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GDP statistics and the UK economy
It could take over 5 years for the UK to recover from the coronavirus recession.
“Money makes the world go around” is an old but true saying and as we’re facing one of the deepest recessions in 70 years (possibly ever) it has never been as relevant as it is right now. Not only did the UK’s GDP fall to -20.4% in April 2020, but now we’re starting to see the long-term effects lurking around the corner. During the recessions in the 80s and 90s it took 2 years for the GDP to recover. Are we looking at the same amount of time now? And what are the reasons for previous GDP falls?
If you haven’t already, it could be time to take a look at share trading providers, as a fall in GDP can mean it’s a good time to get involved. Some investors take advantage of lower stock prices, using this as an opportunity to buy shares in companies they believe will recover from the downturn. As always, past results aren’t indicative of future results.
- While it is too early to tell, the coronavirus recession is expected to be worse than the Great Recession after the financial crisis in 2009.
- At the peak of the virus, a third of the world’s population were thought to be in lockdown due to coronavirus.
- Previous events that impacted UK’s GDP heavily include the 1973 oil crisis, the early 1980s recession and the financial crisis of 2007–2008.
- Over the 4 previous recessions, it has taken 1 year, on average, for the UK to recover 2.3 percentage points of GDP that was lost. If this outcome were to happen again now, it would take over 5 years for the UK’s GDP to return to the pre-virus growth rate of 1.4%, with 2020’s current projected growth rate standing at -10.4%.
As GDP uses imports and exports in its calculation, the UK’s GDP is sensitive to what’s going on around the world. Not only does what’s going on inside the UK affect the UK’s GDP, but the US and China play big roles in determining the UK’s GDP too.
There have been 4 recessions since the 1970s. In 2020, we’re facing a fifth as we speak and it might be one of the worst ones yet. After the financial crash in 2007–2008, the UK’s GDP fell down to -4.2% in 2009 and it didn’t recover until 2014 (2.6%). In April 2020, the GDP for that month alone was -20.4%, but averaged out for the quarter the GDP ended up on -10.4%, the worst it has ever been in modern times.
Over the 4 previous recessions, it has taken 1 year, on average, for the UK to recover 2.3 percentage points of GDP that was lost.
If this outcome were to happen again now, it would take over 5 years for the UK’s GDP to return to the pre-virus growth rate of 1.4%, with 2020’s current projected growth rate standing at -10.4%.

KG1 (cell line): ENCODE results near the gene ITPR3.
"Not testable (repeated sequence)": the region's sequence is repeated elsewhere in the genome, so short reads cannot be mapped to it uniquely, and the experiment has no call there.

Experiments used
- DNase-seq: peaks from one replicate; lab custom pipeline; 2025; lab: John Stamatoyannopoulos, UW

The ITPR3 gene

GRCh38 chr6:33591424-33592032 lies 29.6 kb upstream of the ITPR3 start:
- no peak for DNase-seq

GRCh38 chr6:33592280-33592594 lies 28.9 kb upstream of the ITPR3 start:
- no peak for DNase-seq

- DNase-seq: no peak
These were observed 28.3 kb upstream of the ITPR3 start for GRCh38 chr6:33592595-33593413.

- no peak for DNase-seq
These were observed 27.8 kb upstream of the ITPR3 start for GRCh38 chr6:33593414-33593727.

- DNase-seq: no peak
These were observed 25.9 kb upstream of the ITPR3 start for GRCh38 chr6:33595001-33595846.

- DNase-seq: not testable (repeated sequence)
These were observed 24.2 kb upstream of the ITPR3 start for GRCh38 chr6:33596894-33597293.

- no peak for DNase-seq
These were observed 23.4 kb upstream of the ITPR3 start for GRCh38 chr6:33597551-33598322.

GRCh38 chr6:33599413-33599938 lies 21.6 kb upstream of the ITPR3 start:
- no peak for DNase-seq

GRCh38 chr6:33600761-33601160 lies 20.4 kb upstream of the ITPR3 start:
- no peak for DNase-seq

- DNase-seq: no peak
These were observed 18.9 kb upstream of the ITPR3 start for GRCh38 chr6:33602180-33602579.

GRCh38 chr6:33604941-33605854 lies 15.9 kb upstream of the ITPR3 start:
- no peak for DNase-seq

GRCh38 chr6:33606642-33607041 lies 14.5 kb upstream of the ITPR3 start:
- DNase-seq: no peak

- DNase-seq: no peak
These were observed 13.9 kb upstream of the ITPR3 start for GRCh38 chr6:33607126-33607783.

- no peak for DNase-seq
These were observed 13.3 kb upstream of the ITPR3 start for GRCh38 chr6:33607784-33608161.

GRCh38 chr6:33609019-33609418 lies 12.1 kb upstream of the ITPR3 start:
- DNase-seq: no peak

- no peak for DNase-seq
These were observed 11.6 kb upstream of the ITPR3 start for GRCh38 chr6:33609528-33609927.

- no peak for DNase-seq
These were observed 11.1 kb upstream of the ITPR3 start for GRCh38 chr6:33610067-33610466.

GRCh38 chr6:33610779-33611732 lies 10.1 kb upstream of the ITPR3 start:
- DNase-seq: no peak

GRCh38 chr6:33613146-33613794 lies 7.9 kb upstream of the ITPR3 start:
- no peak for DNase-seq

The biggest economies in the world, based on GDP
The 20 biggest economies in the world are the most wealthy countries, with the USA, China and Japan in the top 3. The UK is the sixth biggest economy in the world, with a nominal GDP of $2.83 trillion (£2.24 trillion), close to a 10th of the US’s value.
The coronavirus recession, which has also been called the Great Lockdown is a result of the ongoing coronavirus pandemic. In late February the stock markets crashed and the value of the pound decreased. On 20 March all cafes, bars, restaurants, pubs, leisure centres and schools were closed in the United Kingdom and the UK was put in lockdown on 23 March 2020. We’re all in the same boat though, as it’s believed that more than one-third of the world’s population is in lockdown.
The pandemic has left a huge impact in most countries’ GDP where out of the top 20 economies, only India, Russia and Turkey’s GDPs have stayed above 0%.
Coronavirus predicted effects on GDP
It’s no secret that COVID-19 will show its effects for a long time ahead and some countries may suffer more than others. Based on the analysis of the worlds economic outlook made by the International Monetary Fund (IMF), it seems like the GDP of all the 30 countries they looked at will bounce back from the crisis by 2021.
Out of the 30 countries analysed, France (–12.5%), Italy (–12.8%) and Spain (–12.8%) may be the 3 European countries that face the worst economic difficulties during 2020.
The financial crisis, 2007–2008
The financial crisis of 2007–2008 was a worldwide financial crisis that began in the lending market in the United States and is known as the biggest recession since the Great Depression (1930s). When the biggest economy of the world started to crumble, it reverberated across the whole world.
It caused the Great Recession in the United Kingdom, which was the deepest UK recession since World War Two. The Great Recession left the UK’s GDP at -4.2% in 2009 and didn’t recover until 2014 when it reached 2.6%. Compared to the earlier recessions in the 1970s and 1980s, that left the GDP at -1.5% and -2.0% respectively.
The financial crisis took the world with it and caused some of the biggest recessions since the 1930s. Out of the top 20 countries, Russia was the most severely affected as its economy went from 8.5% in 2007 to -7.8% in 2009. The three least impacted were India which lost 1.3% of its total GDP, Indonesia (1.7%) and Australia (2.5%).
Previous events that impacted UK’s GDP
Early 1980s recession
In the early 1980s, the government introduced spending cuts and deflationary government policies. During this time company earnings declined by 35% and unemployment rose from 5.3% to 11.9%. Interest rates declined from 17% to 9.6%.
1973 oil crisis
The 1973 oil crisis started when an oil embargo was proclaimed on Canada, Japan, The Netherlands, the United Kingdom and the United States. As a result, interest rates fluctuated between 9% and 15% during this time.
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